score:1

Accepted answer

Under the assumption that your data is so well groomed, a quick and dirty way is to combine the object's values into strings and make a Set out of them. Sets, by nature, cannot have duplicates. But at the same time, JavaScript Sets can only understand duplicates that are primitive data types (numbers, strings, etc.)

Concat the values, turn it into a Set, turn it back into the data structure it was previously.

Please tell me if you find anything confusing about my syntax. I make liberal use of modern JavaScript syntax.

Edit: You can use Array#filter to be selective as to what should exist in the array.

const values = [
    {
        "name": "this_year",
        "node": "NA"
    },
    {
        "name": "this_year",
        "node": "1"
    },
    {
        "name": "this_year",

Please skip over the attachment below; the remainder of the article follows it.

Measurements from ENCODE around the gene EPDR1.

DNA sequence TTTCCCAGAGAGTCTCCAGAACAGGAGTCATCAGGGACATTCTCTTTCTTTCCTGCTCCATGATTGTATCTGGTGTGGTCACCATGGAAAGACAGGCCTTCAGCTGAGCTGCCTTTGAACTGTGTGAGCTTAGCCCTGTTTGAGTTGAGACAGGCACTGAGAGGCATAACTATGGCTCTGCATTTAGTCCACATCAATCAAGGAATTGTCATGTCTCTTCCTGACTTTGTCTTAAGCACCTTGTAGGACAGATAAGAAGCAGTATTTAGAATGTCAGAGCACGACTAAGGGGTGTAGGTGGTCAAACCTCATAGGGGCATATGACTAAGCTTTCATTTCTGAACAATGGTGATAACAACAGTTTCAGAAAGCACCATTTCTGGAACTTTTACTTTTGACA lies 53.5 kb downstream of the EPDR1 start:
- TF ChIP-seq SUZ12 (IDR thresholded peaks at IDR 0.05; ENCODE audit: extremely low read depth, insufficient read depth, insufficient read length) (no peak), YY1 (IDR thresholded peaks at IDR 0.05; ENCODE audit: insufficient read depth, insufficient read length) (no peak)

"node": "4"
    },
    {
        "name": "this_year",
        "node": "2"
    },
    {
        "name": "this_year",
        "node": "4"
    },
    {
        "name": "this_year",
        "node": "1"
    }
]
function constructUniques(array) {
    const concattedStringValues = array
           .filter(({node}) => node !== 'NA')
           .map(({name, node}) => `${name} ${node}`)
    const uniqueStrings = new Set(concattedStringValues)
    return [...uniqueStrings].map(concattedVal => {
        const [name, node] = concattedVal.split(' ')
        return {name, node }
    })
}

console.log(constructUniques(values))


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